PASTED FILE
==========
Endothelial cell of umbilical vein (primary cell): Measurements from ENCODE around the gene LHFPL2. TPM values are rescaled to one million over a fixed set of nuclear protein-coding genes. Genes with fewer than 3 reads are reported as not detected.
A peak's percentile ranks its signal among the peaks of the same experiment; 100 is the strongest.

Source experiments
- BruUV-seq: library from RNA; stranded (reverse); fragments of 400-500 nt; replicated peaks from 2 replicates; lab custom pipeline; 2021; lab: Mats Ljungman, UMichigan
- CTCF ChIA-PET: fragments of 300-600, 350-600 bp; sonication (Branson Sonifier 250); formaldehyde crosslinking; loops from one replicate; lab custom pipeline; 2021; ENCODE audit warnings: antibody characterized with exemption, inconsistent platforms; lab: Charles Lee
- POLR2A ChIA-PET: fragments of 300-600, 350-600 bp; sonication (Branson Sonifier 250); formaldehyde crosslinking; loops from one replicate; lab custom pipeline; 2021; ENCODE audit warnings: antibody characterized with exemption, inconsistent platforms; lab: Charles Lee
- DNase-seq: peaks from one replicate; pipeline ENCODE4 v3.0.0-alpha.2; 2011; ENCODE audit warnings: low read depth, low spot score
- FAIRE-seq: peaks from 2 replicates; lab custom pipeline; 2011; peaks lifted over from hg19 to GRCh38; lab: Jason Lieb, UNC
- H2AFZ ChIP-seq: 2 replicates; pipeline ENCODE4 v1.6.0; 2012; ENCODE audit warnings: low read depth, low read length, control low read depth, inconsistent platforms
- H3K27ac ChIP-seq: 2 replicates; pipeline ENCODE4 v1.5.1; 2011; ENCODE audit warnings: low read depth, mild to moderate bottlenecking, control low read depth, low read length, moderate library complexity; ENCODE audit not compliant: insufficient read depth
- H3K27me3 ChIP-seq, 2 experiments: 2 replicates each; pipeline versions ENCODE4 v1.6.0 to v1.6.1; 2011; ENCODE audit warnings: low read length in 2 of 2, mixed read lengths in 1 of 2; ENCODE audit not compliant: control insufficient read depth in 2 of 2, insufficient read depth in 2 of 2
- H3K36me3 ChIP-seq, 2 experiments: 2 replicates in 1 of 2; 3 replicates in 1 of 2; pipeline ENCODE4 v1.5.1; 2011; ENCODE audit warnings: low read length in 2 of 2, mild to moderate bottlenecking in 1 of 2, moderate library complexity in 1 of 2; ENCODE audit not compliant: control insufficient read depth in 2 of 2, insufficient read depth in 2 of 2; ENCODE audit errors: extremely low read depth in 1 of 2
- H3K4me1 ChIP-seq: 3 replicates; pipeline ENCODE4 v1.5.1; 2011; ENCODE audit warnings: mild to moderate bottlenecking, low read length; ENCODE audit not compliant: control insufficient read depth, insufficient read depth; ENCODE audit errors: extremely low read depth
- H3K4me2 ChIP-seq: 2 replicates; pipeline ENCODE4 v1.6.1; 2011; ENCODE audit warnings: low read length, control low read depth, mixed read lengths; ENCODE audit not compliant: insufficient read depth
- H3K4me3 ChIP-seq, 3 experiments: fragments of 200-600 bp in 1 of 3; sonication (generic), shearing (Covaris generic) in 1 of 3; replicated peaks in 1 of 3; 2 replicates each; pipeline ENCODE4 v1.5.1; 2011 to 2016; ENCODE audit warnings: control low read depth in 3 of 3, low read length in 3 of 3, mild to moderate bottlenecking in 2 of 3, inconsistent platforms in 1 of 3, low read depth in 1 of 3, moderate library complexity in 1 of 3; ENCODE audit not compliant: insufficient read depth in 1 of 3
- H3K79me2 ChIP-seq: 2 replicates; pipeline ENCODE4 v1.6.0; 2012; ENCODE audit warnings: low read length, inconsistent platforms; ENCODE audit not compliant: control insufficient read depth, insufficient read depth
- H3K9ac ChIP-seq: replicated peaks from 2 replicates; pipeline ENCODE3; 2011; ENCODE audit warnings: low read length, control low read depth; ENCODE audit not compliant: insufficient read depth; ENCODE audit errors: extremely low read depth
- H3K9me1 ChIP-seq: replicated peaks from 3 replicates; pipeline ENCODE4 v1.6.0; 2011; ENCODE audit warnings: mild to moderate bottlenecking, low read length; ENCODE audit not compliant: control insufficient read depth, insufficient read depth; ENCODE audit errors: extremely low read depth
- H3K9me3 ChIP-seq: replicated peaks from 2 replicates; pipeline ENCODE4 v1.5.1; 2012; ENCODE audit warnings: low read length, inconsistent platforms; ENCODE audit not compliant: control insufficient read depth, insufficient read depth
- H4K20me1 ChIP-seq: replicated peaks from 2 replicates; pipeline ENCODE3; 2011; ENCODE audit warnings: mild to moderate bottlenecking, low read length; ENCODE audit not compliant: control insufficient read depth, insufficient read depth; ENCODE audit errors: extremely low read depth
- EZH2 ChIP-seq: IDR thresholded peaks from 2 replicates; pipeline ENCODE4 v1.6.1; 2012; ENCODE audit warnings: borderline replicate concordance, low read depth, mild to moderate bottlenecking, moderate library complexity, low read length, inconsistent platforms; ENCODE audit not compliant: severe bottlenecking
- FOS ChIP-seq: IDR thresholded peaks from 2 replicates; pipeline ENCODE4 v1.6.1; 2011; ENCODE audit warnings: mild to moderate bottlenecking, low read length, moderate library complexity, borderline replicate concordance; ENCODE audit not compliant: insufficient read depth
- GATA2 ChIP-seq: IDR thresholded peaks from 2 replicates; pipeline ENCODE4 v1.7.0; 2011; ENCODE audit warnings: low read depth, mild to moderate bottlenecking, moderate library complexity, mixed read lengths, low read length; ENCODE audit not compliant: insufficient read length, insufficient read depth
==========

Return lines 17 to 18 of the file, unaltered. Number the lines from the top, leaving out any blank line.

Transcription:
- H3K9ac ChIP-seq: replicated peaks from 2 replicates; pipeline ENCODE3; 2011; ENCODE audit warnings: low read length, control low read depth; ENCODE audit not compliant: insufficient read depth; ENCODE audit errors: extremely low read depth
- H3K9me1 ChIP-seq: replicated peaks from 3 replicates; pipeline ENCODE4 v1.6.0; 2011; ENCODE audit warnings: mild to moderate bottlenecking, low read length; ENCODE audit not compliant: control insufficient read depth, insufficient read depth; ENCODE audit errors: extremely low read depth